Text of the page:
Amazon’s confidence in Jordan: A sign of success

2. Khalid Dalal
(Photo: Jordan News)
HRH Crown Prince Hussein’s inauguration last week of Amazon’s new corporate office in the Abdali district of Amman carried two messages: The first is the Royal keenness on handling the investment file the best way possible through sending a note of welcome and support to investors considering options in the region. The second is that mega investors like Amazon, worth more than $1.5 trillion, have confidence in Jordan’s potential despite the intense competition with other lucrative regional markets such as the Gulf countries and Egypt.اضافة اعلان

At the event, the Crown Prince highlighted “the important role of international technology companies in supporting economic growth and creating job opportunities” in Jordan. For his part, Minister of Digital Economy and Entrepreneurship Ahmad Hanandeh said that “Amazon’s investments are in line with the national digital economy strategy.”

Vice President of Amazon MENA Ronaldo Mashhour, who represented the company at the inauguration ceremony, commended Jordan’s “technological advancements”, which, he said, “support the operations of Amazon’s regional office.”

In fact, the e-commerce giant, aware of Jordan’s reputation as a talent pool, has plans to double its human capital in the Kingdom, standing now at more than 1,200 employees, next year and “take on more responsibilities, including data processing and analysis, digital content creation, artificial intelligence utilization, technology development, customer service, and regional operational support.”

The development is timely, as e-commerce in the MENA region grew to $21 billion last year, according to specialists, and is expected to rise to $50 billion in just four years, meaning more than a double in half a decade. That’s very good news for us to bear in mind.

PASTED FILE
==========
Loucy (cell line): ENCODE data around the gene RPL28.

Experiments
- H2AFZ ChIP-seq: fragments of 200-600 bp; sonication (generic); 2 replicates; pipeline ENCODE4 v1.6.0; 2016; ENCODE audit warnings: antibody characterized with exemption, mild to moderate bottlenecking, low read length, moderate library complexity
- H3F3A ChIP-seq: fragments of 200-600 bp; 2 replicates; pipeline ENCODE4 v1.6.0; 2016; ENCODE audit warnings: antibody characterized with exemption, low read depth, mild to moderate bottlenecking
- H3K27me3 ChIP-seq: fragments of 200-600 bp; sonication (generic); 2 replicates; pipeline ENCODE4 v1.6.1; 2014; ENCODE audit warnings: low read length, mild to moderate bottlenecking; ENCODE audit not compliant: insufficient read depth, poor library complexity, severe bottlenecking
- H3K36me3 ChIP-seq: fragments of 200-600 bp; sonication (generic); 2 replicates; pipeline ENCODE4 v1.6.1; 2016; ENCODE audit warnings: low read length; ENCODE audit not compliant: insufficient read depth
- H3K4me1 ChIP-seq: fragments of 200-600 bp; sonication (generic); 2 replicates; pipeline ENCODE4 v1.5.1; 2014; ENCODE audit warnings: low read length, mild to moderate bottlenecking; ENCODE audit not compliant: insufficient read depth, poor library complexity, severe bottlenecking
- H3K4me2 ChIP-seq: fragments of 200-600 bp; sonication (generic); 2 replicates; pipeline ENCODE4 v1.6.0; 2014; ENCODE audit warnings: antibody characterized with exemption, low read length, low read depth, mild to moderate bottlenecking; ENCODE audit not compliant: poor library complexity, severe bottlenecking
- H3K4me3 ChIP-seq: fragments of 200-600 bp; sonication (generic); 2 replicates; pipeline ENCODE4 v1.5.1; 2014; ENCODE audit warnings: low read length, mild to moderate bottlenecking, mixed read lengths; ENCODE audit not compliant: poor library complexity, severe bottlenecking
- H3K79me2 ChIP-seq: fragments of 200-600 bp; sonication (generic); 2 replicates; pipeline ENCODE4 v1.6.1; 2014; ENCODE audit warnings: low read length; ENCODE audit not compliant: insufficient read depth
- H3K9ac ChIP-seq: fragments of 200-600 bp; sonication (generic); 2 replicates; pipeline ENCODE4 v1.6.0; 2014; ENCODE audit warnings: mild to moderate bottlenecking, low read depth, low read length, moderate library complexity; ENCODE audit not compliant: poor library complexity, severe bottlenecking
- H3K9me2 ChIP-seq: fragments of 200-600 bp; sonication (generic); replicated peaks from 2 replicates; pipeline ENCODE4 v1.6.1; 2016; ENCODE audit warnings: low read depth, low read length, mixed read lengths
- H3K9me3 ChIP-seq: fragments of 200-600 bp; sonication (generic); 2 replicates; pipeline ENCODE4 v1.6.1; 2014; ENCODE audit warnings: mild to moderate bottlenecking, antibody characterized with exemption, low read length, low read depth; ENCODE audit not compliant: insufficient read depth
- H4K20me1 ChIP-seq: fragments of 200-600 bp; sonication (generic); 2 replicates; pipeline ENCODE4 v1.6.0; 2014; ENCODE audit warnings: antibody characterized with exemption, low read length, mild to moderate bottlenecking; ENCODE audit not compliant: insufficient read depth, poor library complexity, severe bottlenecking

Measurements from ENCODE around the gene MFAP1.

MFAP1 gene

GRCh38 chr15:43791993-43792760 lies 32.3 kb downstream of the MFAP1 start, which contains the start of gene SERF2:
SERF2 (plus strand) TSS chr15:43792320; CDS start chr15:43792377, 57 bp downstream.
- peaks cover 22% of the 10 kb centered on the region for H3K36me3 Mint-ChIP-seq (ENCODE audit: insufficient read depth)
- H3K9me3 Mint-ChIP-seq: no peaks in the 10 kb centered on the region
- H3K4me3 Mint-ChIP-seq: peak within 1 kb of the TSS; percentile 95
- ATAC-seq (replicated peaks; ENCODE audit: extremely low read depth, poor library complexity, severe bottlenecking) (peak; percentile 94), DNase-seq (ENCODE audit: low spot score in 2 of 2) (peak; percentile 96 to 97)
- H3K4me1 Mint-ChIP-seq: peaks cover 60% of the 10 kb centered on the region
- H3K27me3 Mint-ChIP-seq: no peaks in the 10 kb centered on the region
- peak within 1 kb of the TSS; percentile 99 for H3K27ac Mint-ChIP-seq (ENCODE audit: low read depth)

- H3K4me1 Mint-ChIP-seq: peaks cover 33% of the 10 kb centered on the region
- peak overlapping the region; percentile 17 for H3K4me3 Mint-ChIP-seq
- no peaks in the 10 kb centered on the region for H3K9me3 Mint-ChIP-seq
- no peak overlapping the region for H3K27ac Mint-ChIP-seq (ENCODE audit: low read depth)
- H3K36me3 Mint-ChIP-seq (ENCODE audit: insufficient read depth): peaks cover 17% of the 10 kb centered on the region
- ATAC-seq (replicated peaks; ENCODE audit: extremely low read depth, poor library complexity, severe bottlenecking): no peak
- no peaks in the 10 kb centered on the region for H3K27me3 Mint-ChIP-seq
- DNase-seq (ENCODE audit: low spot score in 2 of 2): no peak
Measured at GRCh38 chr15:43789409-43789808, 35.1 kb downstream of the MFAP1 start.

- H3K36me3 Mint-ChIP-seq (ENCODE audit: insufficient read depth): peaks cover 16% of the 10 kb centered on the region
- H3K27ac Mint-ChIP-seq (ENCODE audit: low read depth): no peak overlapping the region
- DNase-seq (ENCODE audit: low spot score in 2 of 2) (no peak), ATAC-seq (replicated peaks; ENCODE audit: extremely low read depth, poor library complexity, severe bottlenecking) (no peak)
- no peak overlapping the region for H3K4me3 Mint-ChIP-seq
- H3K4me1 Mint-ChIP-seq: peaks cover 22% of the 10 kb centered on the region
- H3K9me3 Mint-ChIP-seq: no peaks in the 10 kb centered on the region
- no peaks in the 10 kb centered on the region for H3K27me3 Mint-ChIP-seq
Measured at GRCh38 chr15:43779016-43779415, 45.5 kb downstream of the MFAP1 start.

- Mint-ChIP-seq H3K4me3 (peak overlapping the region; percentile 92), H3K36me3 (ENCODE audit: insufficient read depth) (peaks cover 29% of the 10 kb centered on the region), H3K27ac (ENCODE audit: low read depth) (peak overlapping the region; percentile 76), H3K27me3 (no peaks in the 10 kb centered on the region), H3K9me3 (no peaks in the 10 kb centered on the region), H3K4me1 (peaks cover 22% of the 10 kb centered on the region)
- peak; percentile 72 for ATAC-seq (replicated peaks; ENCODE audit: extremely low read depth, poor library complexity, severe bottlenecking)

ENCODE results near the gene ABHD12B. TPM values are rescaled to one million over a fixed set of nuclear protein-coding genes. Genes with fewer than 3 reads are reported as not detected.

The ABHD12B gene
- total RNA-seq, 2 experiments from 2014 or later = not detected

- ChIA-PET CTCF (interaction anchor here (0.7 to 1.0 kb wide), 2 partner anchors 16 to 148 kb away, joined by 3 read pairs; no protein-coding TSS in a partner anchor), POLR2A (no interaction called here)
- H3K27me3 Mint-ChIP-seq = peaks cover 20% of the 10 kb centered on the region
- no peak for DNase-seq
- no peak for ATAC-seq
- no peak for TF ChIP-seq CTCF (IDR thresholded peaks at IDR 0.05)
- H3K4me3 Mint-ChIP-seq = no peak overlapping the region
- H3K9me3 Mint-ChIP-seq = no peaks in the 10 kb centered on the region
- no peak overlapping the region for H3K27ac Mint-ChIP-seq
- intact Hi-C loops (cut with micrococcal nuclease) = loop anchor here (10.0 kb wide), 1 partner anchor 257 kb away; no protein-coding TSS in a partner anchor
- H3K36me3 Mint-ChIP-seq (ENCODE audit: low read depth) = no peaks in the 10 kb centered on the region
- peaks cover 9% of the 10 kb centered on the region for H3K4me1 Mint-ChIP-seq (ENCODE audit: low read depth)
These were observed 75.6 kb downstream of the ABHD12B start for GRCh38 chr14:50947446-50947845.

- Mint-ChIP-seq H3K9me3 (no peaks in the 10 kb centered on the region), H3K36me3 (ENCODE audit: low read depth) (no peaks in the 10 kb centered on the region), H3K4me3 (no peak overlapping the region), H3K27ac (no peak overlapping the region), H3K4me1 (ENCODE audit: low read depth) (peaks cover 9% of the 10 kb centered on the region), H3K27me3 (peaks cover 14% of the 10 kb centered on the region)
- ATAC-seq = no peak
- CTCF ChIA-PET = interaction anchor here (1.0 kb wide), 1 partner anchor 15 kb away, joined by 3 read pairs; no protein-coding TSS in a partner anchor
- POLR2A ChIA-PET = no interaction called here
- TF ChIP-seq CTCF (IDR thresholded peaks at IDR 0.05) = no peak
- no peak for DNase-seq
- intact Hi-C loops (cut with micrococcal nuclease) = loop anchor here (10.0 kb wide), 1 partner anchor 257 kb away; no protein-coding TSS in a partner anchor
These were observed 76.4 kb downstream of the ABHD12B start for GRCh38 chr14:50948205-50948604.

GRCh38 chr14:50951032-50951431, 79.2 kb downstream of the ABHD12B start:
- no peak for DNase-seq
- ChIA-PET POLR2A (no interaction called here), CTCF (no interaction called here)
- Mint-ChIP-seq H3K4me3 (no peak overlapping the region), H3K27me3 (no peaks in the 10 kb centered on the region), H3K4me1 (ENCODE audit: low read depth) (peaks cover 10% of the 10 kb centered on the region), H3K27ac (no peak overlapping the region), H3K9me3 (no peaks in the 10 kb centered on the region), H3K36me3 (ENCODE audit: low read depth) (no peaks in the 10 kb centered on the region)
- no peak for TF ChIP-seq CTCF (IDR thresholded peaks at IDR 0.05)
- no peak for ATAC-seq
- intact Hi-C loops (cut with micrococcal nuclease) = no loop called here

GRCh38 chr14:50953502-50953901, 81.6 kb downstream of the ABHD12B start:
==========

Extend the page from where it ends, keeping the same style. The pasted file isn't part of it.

Jordan has huge potential as an e-commerce hub. In addition to the availability of a talented workforce, internet penetration and social media usage rates are exceptionally high. According to the official website of the US International Trade Administration, in a report updated late last month, “Jordan is one of the more advanced countries in the region in this field. The country has an internet penetration rate of around 68 percent and high-speed broadband is widely available, in addition to having multiple internet service providers. E-commerce facilities have been developed by various service providers.”

What is needed now is a sound update of e-commerce laws in the Kingdom to keep up with developments in this industry worldwide. According to the same report, “there has yet to emerge a clear set of regulations covering e-commerce transactions. Legislation that allows for and regulates electronic signatures is still needed.” This should be an alarm for decision-makers to act on such a finding and make sure that the target audience receives the right message.

Facts and figures like this are very telling to potential investors. That’s why the US government updates reports of this type and places them at the disposal of corporate and individual investors, providing them with enough insight into the sector, leaving the ball in the court of countries, like Jordan, to stand out as an attractive destination for potential investors.

The Kingdom should always have something unique to offer industry and technology giants like Amazon and others — including Google, Apple, and Facebook, now Metaverse — including the talent of its youth, its geographical location and, equally importantly, Jordan’s reputation as an ambitious and goal-oriented country.

In this context, the Kingdom’s diplomatic missions should play a pivotal role in monitoring the markets, where they operate, and do their homework to contact potential investors, in coordination with the concerned government parties back home, to lure them to the country. Diplomats tasked with this job should follow a well-studied plan designed for this purpose, and receive the necessary training to be qualified for the mission.

And while the government and its various institutions are supposed to do their part, the private sector should not stand idle and just watch. In fact, it has a vested interest as partners, supportive service providers, and input suppliers. Therefore, they should be engaged in attracting investments from the very beginning, and it is certain that they will be very useful in the entire process.

Jordan has a great potential to succeed as a regional hub for many global companies. What we need to do is to believe in ourselves that we can do and act accordingly, bearing in mind that the competition in the region is fierce and failure is never an option.

The writer is a former advisor at the Royal Hashemite Court, a former director of media and communication at the Office of His Majesty King Abdullah II, and works currently as a senior advisor for business development at Al-Ghad and Jordan News.

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